The various representations of nature converge in Camilo Rebelo’s vision for the Museum of Modern Art in Warsaw. The green structure rises in geometric points in an open plaza, with a ground that emulates the angles and lines of the architecture. The exterior of Rebelo’s structure is completely carpeted with vegetation, creating an ultra-modern structure that is reminiscent of crystalline formations.
Rebelo’s museum is wrapped with a flexible mesh that bends and contorts in various geometric designs. The outer skin is then covered with a living layer of vegetation, and melds with the shrubbery of the surrounding park. The vegetative skin also connects the museum to the park, rather than to other architectural icons in the Warsaw area. It makes the literal comparison between the wonders of nature, and the wonders of art.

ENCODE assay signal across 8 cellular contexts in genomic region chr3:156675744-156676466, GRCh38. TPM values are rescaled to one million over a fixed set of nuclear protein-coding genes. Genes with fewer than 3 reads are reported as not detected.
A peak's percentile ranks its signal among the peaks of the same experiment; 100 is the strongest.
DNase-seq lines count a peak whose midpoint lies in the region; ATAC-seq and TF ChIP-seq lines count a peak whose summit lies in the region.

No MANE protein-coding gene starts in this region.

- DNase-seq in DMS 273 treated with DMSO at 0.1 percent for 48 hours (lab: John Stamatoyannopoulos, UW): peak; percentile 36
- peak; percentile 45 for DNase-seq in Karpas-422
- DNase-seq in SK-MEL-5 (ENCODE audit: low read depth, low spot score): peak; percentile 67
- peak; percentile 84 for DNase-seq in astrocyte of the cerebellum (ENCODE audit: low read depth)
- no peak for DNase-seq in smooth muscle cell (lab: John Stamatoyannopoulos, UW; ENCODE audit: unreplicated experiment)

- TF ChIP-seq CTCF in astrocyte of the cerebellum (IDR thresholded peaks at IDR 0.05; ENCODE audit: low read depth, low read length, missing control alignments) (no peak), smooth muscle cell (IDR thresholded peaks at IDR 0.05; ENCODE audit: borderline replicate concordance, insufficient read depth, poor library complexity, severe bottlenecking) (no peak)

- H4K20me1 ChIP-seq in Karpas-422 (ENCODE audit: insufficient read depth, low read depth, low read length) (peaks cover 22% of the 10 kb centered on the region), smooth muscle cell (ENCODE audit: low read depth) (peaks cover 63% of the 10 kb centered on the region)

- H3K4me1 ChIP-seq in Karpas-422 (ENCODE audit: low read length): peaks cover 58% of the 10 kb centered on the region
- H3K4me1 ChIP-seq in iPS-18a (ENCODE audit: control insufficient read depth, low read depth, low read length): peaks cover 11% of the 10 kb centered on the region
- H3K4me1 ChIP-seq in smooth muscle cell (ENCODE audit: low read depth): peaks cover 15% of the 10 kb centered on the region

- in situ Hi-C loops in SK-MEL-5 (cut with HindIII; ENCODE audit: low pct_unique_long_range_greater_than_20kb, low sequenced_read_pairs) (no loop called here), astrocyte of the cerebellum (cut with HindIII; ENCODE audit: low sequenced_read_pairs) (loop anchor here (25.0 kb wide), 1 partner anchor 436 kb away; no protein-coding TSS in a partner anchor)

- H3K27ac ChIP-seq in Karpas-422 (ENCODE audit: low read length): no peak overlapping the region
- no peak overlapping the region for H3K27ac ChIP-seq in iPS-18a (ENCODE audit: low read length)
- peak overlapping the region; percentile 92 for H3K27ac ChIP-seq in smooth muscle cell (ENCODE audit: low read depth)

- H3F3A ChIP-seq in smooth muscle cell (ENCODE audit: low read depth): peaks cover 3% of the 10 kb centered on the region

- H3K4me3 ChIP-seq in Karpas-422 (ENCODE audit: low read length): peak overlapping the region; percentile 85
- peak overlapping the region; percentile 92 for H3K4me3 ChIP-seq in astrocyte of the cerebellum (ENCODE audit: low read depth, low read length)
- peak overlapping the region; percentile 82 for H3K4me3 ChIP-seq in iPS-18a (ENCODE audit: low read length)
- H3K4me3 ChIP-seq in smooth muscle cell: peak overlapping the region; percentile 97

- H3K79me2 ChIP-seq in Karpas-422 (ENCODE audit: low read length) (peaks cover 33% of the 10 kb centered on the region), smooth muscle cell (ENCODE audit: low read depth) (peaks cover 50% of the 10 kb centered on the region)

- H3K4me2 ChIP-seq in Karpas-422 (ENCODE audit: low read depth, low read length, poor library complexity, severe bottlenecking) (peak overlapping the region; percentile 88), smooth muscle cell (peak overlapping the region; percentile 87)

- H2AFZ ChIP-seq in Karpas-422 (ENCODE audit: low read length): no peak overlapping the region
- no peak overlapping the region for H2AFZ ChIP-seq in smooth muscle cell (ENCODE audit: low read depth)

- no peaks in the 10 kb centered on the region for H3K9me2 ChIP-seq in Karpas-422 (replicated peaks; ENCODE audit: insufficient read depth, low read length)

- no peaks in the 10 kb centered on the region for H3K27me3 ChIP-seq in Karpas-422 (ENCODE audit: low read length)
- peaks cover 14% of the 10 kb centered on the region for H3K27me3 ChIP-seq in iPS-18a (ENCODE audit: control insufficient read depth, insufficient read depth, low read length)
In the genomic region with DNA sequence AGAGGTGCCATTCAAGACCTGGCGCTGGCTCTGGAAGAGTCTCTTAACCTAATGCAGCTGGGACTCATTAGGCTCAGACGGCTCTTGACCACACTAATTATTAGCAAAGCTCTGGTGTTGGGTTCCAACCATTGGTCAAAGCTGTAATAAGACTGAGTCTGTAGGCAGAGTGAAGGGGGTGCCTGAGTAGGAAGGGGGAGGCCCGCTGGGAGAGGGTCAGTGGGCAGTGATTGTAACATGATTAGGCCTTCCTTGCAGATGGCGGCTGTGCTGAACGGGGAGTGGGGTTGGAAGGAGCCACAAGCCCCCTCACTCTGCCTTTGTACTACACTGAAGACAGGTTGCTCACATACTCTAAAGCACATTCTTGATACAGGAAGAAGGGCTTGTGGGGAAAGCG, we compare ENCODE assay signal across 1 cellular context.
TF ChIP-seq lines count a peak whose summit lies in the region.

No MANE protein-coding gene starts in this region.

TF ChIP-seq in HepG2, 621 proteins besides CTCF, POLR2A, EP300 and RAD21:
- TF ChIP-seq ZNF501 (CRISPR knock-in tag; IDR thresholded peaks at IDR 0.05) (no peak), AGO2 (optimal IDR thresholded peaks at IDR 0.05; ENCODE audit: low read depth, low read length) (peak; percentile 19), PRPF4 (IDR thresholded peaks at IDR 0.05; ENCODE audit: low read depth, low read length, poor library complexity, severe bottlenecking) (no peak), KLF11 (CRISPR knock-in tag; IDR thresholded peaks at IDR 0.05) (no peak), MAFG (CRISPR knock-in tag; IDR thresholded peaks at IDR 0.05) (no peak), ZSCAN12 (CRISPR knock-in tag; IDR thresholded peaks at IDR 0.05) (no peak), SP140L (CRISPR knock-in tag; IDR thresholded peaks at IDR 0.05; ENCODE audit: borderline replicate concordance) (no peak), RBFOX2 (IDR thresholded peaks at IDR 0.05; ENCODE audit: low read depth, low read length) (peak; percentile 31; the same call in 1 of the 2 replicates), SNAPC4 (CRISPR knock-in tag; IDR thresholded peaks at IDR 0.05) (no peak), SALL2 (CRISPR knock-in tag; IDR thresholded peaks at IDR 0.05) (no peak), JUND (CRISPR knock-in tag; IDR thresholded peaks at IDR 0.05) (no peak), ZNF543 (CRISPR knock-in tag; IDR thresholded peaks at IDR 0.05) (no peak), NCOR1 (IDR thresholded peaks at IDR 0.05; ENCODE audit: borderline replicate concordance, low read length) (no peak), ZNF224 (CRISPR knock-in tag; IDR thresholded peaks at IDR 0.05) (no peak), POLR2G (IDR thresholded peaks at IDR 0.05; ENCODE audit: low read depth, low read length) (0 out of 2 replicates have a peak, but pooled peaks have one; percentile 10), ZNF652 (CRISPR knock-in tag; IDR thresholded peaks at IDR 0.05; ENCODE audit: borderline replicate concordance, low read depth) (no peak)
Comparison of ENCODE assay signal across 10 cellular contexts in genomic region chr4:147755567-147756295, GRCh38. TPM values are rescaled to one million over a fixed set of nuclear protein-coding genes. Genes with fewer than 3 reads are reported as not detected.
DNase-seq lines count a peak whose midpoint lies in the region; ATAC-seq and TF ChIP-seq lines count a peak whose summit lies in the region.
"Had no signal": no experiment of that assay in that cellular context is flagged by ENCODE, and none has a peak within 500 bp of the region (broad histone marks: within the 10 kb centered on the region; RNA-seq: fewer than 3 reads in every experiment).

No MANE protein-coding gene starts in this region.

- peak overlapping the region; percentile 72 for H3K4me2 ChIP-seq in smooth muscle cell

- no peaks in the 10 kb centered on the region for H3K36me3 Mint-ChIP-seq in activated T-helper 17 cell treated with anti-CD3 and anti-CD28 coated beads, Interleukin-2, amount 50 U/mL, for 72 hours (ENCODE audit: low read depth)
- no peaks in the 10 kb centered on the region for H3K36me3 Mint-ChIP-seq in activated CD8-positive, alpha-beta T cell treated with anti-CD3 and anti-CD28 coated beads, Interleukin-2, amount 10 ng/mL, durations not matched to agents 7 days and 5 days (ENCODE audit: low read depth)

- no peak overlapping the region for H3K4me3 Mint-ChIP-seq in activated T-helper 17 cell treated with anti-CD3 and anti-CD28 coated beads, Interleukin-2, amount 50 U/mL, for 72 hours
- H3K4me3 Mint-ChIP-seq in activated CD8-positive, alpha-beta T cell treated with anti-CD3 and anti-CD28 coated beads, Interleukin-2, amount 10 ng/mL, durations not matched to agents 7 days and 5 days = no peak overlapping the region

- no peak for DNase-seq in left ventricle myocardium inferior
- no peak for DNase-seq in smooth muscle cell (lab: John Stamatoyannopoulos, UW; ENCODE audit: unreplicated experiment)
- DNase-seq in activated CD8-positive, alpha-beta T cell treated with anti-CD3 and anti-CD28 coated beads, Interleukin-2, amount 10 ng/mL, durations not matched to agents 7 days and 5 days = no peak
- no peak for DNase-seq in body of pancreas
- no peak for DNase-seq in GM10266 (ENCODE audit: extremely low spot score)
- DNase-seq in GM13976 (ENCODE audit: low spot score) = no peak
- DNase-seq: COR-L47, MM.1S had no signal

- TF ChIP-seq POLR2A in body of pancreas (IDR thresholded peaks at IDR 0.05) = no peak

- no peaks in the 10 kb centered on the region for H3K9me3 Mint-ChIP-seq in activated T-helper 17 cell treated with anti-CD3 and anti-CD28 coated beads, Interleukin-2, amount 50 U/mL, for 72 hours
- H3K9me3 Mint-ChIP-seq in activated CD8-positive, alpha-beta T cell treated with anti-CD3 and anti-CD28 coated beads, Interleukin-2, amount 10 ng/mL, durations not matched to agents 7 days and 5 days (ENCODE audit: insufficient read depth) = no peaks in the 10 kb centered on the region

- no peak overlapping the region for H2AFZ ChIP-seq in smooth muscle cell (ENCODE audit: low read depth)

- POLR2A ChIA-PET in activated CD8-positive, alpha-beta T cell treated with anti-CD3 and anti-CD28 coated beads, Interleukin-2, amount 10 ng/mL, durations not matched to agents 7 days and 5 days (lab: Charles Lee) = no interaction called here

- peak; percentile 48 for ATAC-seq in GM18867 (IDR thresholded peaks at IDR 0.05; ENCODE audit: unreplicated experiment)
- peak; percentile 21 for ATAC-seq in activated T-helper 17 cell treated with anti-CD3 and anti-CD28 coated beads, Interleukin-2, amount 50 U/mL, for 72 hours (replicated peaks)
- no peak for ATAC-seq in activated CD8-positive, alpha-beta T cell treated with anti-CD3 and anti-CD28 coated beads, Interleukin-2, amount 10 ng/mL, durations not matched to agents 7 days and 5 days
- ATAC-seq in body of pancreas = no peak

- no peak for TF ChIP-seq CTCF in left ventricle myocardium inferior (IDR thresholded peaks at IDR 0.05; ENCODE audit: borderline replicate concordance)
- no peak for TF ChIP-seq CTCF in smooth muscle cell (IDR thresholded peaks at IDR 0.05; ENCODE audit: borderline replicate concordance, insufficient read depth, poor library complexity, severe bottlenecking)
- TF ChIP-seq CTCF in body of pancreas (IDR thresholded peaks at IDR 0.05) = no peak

The lush greenery of the skin also extends to the roof, where visitors can walk along valley areas between the geometric peaks, with the city in view over the hills. Since the skin mimics nature, it is also subject to change. As the seasons change, so does the surface of the growing greenery on the museum’s skin, morphing in color and lushness.
The multi-leveled interior of the museum would also be partially lit from an enormous skylight on the peaked roof, which will let light into a red chamber that is the height of the entire four floors of the museum. The resulting building considers the concept of a museum institution in a new context, equating it to a “new nature” that harmonizes with its surroundings, while presenting modern art indoors.
Via Arch Daily